If I had a penny for every time someone asked me where a digital team should sit within an organisation I’d have a lot of pennies. The debate has changed over the years as digital has become more important but the core consideration remains the same.
So I always find it useful to start with my own personal context. As someone who has worked in digital for my entire career I’ve been ‘all over the shop’:
- At the Multiple Sclerosis Society digital was part of the Services directorate, a sub-team of Research and Information.
- At RNID (now Action on Hearing Loss) digital was a sub-team of the Marketing and Brand team, and after I left the team moved into an External affairs also within the Comms directorate.
- At the British Heart Foundation digital was in the Policy and Communications division, at one point as a sub-team with Marketing and Brand, another point just a separate Digital team, and then a part of a Multimedia team that includes traditional media officers who were spreading out into digital PR.
- At UNICEF UK the Digital hub sits in the Fundraising division, following the merge of a Digital Marketing team from Fundraising and a New Media Resources team from Comms.
But in my experience the digital team have always been a cross organisational team no matter where the line management happens. So back to that core consideration I mentioned; “Where will the team have the influence and resources it needs?”. A question you could ask about any team in any organisation, but it’s the need that might be different.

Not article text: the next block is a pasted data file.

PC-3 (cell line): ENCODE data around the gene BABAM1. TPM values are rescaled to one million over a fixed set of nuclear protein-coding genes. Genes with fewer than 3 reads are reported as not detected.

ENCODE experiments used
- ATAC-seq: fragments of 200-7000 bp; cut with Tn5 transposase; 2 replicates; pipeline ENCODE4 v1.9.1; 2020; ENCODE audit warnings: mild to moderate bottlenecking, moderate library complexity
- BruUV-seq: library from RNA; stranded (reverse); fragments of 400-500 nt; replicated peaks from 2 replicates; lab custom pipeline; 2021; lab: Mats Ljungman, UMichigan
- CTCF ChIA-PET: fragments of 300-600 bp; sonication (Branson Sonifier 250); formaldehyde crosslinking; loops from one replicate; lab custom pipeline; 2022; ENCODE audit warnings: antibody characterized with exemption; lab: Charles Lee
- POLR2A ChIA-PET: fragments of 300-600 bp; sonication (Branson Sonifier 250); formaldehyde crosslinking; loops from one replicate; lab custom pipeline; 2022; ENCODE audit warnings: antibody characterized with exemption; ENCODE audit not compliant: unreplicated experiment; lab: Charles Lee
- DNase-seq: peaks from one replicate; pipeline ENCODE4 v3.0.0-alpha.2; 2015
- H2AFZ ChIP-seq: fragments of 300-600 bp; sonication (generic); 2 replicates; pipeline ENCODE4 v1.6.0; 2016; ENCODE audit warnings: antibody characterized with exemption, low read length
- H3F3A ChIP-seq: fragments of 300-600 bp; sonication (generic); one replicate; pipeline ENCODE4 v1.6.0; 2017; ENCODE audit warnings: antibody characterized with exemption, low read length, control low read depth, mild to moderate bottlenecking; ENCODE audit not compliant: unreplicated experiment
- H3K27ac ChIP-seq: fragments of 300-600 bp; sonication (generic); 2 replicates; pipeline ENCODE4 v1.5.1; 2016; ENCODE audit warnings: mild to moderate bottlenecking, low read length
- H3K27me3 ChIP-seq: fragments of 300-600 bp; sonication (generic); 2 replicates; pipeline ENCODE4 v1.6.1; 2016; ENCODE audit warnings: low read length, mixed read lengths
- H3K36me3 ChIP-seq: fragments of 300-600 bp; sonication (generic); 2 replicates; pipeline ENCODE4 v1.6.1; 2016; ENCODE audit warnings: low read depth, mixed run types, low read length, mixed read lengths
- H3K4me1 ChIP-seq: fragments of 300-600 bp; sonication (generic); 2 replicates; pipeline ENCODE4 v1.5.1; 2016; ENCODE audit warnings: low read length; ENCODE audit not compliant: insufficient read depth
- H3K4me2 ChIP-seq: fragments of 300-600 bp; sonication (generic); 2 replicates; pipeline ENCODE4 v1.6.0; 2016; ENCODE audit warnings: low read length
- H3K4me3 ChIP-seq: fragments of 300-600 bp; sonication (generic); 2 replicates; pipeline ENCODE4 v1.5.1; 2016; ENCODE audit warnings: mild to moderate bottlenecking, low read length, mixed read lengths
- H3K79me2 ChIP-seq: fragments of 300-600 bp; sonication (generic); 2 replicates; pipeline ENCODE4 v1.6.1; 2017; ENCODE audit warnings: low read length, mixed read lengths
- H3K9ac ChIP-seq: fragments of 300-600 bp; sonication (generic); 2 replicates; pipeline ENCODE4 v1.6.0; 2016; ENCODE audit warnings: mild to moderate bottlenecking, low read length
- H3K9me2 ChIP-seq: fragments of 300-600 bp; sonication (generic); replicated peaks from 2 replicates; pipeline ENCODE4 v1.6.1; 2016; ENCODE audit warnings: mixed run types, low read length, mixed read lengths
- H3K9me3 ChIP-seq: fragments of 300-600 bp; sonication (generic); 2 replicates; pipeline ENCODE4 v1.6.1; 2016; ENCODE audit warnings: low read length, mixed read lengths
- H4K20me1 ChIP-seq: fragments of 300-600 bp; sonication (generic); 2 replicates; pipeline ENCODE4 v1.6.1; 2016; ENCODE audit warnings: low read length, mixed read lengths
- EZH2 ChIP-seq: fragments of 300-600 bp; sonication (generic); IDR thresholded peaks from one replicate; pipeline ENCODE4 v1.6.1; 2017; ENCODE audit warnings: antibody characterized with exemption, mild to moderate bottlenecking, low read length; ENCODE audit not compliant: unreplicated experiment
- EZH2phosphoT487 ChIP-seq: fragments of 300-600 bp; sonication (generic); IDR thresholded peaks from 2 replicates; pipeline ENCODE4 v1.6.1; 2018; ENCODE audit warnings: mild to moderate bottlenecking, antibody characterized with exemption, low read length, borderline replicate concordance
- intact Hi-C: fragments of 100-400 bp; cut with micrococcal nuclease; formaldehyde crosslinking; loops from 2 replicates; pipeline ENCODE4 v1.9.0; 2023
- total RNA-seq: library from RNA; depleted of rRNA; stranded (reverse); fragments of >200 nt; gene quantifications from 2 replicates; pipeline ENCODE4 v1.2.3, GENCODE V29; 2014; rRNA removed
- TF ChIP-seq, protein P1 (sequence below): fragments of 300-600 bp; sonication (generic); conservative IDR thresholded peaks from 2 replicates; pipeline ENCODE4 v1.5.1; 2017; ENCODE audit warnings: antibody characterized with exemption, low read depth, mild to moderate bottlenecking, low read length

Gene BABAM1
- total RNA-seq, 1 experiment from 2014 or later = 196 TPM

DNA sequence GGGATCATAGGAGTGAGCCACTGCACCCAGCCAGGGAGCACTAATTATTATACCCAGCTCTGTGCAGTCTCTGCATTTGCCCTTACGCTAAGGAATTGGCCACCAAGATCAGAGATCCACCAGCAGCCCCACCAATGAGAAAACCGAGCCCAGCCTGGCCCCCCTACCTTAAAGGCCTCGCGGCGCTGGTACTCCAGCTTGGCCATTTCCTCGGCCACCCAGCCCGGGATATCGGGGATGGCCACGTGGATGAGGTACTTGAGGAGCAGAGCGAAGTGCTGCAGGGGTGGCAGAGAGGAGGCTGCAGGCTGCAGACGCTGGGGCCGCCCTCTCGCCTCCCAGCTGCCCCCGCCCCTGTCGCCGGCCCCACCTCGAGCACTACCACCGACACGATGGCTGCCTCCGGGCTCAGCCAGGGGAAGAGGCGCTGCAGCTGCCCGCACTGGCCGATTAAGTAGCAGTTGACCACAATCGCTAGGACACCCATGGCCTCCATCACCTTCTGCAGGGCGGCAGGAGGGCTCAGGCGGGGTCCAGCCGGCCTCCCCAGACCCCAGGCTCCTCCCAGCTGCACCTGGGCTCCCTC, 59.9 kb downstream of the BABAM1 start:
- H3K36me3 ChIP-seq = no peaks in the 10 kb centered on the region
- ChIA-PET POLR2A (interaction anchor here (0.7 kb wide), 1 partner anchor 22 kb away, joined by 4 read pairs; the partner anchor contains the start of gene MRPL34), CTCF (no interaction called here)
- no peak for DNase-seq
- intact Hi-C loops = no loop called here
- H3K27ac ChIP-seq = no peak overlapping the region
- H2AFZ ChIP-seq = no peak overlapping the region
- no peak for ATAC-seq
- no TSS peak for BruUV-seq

A digital team needs to be more than just a service team during this time of transition between traditional and digital mediums and ways of working. A digital team which is only about direct delivery misses the opportunity to catalyse the skills and behaviour change that is needed for the whole organisation to embed digital.
As I alluded to in my post which mentioned the hub and spoke model, there will be a time when everyone needs to ‘do’ digital and it’s not far off. I often use two analogies to explain this:
- When electricity was first around every business had an electricity manager. Now they just call in the electrician (experts) every so often.
- Businesses used to have typist pools, now everyone (ok – almost everyone) does their own word processing. It’s only when you need to do something complex or special that you get expert help in.
Any organisation which isn’t leveraging the expertise of its digital team to change the ways of working and spread digital skills across the organisation is, in my opinion, going to be left behind. So the team should sit wherever in the organisation it’s possible for this to happen, and that depends on the organisation.